Fairy Meadows Part II 3/7-3/8

We woke up to stormy weather the next day; a welcome break after the previous two days. With non-existent visibility in the alpine, we decided to check out the trees near the hut. Our day’s travel was the following:

We left the hut at a leisurely 9:45, planning to head up the slopes above the hut before dropping down a ridge into the lower elevation trees. But Prescott had some other plans. The previous day while returning from his ski he had spotted a large, pillowed cliff a couple hundred yards downhill from the hut.

Radiating his usual endless stoke, he convinced us to go check it out. As soon as I saw the cliff, I knew there was no way I was hitting it. The rest of the group agreed. That is, except Prescott. “Light’s a little flat, but looks reasonable” he told us. Feeling a bit wary I headed around to the base to watch the show. “Does the landing look clear?”, he shouted down. Hearing a positive response, he disappeared back from the edge for a second and then reappeared, launching himself into space. He fell for an eternity, tucked into a perfect flying cannonball, disappearing into a cloud of snow at the bottom before emerging, his smile visible through the veils of snow. A cool 20+ footer to kick off the day. Prescott’s Huck Your Meat Camp was officially in session.

The group, infused with a newfound energy and playfulness, set off up the skinner for the day’s adventure. We found zero visibility on the slope above the hut, validating our decision to stay low for the day. A quick 30 minute climb brought us to the plateau above the hut. We traversed over until we gained a ridge which, beyond, dropped steeply off to the northeast. We transitioned here and worked our way down a couple hundred feet before dropping back off the ridge into a low-angle, tree filled clearing. Continuing down, the terrain suddenly transformed into a perfect, steep hillside, full of spaced trees and snow covered boulders. Feeling inspired by Prescott we all spent the first lap eying up every cliff and boulder we skied by, scoping landings and sizing up takeoffs.

After about 1000 feet of skiing and scheming, we reached the flat ground atop the moraine. We located a pre-existing skinner and followed it back up through the woods to the clearing up top. We took our time on this next descent, carefully retracing our earlier steps as Prescott flitted around offering advice. “Punch your hands forward”, “A slight jump on takeoff”. Our hoots filled the air as we gleefully threw ourselves larger and larger drops into the soft snow below.

We did one more lap before heading back to the Hut in time to wolf down a late lunch and prepare for the evening’s festivities. Back at the hut I found myself marveling at the variety of skiing that Fairy Meadows was offering. The day’s playful and carefree nature was a perfect contrast to the big vert and challenging route finding of the day prior.

The weather was once again clear the next day. The day’s route was the following:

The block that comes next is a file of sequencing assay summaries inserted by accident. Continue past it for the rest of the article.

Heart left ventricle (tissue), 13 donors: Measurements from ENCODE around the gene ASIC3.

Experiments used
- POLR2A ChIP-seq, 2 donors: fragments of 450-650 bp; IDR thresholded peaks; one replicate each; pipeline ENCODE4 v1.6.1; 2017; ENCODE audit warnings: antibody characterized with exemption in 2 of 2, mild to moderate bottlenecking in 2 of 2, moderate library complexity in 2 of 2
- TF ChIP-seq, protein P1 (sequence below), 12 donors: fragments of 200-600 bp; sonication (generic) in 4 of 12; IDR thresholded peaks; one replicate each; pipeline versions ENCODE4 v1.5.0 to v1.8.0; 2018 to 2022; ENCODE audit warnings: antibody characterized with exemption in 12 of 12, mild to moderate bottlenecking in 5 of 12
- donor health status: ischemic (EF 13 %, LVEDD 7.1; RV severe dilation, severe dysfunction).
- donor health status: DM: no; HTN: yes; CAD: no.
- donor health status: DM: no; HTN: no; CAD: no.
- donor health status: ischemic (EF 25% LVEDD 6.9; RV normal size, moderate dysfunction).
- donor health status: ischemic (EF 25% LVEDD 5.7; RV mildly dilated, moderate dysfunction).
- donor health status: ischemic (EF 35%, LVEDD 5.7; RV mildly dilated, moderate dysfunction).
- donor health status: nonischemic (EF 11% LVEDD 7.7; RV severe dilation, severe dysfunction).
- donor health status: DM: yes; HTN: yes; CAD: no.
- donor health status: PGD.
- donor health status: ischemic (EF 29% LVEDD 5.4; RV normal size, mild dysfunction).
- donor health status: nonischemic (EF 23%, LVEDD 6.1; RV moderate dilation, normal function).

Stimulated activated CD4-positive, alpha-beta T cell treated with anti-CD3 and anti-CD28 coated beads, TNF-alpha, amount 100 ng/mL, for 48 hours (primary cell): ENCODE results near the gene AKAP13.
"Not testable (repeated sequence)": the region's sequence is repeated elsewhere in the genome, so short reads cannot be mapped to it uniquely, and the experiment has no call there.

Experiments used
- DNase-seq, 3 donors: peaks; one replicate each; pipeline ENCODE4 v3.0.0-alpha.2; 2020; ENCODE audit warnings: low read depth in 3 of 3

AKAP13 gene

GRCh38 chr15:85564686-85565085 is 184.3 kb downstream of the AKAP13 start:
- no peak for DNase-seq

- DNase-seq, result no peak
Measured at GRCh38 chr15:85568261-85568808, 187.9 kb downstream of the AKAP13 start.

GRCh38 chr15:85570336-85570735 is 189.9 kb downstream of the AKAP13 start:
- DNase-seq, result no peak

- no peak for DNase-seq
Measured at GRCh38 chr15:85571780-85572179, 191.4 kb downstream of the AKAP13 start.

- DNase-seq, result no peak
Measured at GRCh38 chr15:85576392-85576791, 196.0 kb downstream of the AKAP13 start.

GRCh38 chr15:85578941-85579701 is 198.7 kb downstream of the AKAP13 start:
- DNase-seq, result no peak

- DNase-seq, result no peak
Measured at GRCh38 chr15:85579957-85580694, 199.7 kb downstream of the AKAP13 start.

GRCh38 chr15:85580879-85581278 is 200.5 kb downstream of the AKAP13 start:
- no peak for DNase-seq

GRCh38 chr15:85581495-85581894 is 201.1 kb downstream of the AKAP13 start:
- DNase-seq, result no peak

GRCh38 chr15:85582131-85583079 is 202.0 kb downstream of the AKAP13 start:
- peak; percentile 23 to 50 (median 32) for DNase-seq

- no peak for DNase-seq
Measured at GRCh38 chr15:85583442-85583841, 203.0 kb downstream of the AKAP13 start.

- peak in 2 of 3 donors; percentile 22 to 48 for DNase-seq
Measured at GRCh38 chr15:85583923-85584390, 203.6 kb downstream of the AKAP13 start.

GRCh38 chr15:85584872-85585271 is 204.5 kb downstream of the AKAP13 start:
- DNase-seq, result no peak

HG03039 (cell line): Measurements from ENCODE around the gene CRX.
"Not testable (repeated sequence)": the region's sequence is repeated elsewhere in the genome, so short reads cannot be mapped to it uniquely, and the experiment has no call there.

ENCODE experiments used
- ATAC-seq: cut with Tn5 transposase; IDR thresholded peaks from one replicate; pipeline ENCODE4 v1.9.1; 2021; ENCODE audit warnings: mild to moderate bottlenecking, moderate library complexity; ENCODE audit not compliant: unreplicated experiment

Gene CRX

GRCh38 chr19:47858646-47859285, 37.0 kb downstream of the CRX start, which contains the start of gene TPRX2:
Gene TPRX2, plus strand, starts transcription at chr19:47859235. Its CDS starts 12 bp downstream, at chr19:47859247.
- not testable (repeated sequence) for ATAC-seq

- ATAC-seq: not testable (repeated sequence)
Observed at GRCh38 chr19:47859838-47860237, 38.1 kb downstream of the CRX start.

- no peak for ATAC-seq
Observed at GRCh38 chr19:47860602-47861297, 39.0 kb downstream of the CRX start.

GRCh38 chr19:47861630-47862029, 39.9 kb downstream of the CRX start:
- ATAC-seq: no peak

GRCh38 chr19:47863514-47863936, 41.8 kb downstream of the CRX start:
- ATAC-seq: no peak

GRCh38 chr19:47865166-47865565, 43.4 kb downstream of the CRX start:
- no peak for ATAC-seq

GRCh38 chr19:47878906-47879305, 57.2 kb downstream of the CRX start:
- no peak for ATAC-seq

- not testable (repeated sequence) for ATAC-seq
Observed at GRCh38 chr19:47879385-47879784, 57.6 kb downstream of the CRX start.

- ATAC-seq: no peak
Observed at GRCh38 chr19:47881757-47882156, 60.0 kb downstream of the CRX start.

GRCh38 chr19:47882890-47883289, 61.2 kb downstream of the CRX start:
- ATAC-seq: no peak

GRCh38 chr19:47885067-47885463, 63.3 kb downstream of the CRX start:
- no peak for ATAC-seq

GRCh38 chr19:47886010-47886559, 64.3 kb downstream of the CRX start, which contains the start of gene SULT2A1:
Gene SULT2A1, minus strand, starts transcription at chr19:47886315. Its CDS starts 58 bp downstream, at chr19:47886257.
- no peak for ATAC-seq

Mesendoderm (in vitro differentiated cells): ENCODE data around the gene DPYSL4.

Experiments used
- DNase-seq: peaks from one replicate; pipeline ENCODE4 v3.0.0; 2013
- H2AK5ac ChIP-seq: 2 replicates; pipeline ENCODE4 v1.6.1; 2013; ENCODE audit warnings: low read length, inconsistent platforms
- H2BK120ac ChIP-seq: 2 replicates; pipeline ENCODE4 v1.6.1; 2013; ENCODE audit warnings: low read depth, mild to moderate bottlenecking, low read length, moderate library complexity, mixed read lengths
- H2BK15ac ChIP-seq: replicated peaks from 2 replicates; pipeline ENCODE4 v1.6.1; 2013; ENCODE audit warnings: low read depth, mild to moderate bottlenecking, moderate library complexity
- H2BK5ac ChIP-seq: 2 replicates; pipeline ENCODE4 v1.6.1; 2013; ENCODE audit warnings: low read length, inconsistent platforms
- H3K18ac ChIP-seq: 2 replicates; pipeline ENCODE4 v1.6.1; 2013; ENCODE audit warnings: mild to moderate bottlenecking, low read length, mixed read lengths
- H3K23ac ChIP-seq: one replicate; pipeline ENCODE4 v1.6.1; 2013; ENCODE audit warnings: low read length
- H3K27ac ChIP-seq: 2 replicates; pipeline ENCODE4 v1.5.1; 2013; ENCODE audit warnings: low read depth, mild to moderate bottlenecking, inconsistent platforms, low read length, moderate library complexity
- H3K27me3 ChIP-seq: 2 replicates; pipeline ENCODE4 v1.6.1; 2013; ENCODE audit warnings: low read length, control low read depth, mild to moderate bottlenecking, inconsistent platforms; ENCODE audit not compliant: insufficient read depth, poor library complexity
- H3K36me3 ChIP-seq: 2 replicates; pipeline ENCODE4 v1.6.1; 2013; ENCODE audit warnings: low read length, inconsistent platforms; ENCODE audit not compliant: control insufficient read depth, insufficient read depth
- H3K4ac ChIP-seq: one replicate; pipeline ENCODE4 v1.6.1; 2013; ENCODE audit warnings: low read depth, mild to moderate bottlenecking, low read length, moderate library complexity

Still feeling jazzed on jumping off things, Hunter, Jake, Zack, and I decided to head back up to the ridge above the hut and ski down through the trees again.

The new snow had erased all signs of prior days’ adventures and we paused on the ridge to watch as new lines were drawn across the vast landscape.

We made our way down through the glades to the flat ground atop the moraine. The newfound visibility offered us our first good look at the terrain below. One glance and we knew that was where we were going to be spending the rest of our day. Beneath us lay a 35° slope, covered from top to bottom with perfect snow capped rocks; the dream pillow zone!

We eased into our first laps, tentatively lining up some of the smaller features, feeling out the snow.

The conditions could not have been more perfect. The snow somehow managed to feel not only bottomless, but also predictable and energetic. Smooth landings and swooping turns had us all smiling ear to ear when we reconvened at the bottom.

By the time we had reached the top the group of ladies (Taryn, Deidre, Jess and Tierra) had arrived. The influx of friends only added to the great energy, and we cheered them on as they dropped in for their first runs.

For the next four hours the schedule was blissfully simple: scope an untouched line of pillows that looks appropriately challenging, let friends talk you into a bigger and scarier line, launch down said line as everyone yells and cheers, skin 15 minutes back to the top and repeat all over again.

My confidence grew with each lap, and I soon found myself hitting drops I would have never dreamed of even a day earlier. The canvas was seemingly endless, and we continually painted new lines across it, rarely having to cross each other’s tracks. In the end, I skied six of the most fun laps of my life. Pillows have always seemed to me to be the quintessential British Columbia ski feature, and this slope gifted us the perfect opportunity to immerse ourselves in these unique landscapes. I can’t imagine a more perfect day out with friends.





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